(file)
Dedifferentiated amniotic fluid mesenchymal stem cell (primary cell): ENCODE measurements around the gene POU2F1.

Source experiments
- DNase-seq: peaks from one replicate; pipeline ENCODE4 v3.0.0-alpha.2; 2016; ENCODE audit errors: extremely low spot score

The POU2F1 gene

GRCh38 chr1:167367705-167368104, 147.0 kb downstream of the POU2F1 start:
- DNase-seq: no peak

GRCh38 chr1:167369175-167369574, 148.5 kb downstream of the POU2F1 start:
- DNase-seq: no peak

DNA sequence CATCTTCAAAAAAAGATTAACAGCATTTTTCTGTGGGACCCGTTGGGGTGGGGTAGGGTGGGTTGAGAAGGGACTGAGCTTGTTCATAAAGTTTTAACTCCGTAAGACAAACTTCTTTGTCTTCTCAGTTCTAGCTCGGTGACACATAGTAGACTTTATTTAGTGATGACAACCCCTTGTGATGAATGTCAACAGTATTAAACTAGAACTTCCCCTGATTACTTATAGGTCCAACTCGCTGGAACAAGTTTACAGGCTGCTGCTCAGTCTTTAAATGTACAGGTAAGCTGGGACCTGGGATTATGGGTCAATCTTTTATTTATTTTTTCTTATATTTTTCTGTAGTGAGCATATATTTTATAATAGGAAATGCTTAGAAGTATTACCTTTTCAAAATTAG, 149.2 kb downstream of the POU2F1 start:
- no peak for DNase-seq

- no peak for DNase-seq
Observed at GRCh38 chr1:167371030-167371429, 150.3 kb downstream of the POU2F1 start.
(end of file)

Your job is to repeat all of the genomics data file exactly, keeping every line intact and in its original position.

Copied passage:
Dedifferentiated amniotic fluid mesenchymal stem cell (primary cell): ENCODE measurements around the gene POU2F1.

Source experiments
- DNase-seq: peaks from one replicate; pipeline ENCODE4 v3.0.0-alpha.2; 2016; ENCODE audit errors: extremely low spot score

The POU2F1 gene

GRCh38 chr1:167367705-167368104, 147.0 kb downstream of the POU2F1 start:
- DNase-seq: no peak

GRCh38 chr1:167369175-167369574, 148.5 kb downstream of the POU2F1 start:
- DNase-seq: no peak

DNA sequence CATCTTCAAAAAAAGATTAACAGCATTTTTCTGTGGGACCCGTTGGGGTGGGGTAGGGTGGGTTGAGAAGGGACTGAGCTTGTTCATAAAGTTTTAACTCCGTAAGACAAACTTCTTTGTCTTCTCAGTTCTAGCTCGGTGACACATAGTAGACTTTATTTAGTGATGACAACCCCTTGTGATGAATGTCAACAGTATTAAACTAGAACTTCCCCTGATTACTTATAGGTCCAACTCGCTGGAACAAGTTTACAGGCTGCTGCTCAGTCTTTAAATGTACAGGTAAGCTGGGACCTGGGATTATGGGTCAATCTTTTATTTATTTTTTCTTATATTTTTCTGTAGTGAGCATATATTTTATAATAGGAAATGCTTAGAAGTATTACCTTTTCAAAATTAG, 149.2 kb downstream of the POU2F1 start:
- no peak for DNase-seq

- no peak for DNase-seq
Observed at GRCh38 chr1:167371030-167371429, 150.3 kb downstream of the POU2F1 start.